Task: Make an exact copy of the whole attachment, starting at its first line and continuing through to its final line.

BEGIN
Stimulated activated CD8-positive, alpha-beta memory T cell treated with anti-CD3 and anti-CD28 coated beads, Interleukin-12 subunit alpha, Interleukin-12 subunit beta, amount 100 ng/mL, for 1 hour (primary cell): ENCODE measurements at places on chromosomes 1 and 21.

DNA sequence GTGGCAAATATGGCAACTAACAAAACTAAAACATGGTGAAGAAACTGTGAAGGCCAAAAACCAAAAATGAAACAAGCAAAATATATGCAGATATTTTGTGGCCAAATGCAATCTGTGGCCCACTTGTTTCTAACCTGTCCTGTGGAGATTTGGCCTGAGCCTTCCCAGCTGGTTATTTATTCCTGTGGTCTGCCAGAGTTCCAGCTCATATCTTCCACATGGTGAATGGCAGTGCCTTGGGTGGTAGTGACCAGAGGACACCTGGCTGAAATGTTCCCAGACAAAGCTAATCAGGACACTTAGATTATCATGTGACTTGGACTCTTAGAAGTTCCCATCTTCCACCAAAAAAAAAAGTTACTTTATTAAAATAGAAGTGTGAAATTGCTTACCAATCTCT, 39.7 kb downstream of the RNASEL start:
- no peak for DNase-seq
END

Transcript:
Stimulated activated CD8-positive, alpha-beta memory T cell treated with anti-CD3 and anti-CD28 coated beads, Interleukin-12 subunit alpha, Interleukin-12 subunit beta, amount 100 ng/mL, for 1 hour (primary cell): ENCODE measurements at places on chromosomes 1 and 21.

DNA sequence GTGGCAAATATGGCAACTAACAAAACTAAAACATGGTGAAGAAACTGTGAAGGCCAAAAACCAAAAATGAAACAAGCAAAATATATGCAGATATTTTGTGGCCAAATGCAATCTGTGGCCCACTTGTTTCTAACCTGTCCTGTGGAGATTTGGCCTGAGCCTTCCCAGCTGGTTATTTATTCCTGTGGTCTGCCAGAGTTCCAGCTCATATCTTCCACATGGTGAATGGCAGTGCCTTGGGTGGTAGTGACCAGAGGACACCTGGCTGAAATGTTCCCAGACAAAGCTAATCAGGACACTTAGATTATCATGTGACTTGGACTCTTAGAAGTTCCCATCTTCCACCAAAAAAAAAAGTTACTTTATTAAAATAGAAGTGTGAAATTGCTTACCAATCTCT, 39.7 kb downstream of the RNASEL start:
- no peak for DNase-seq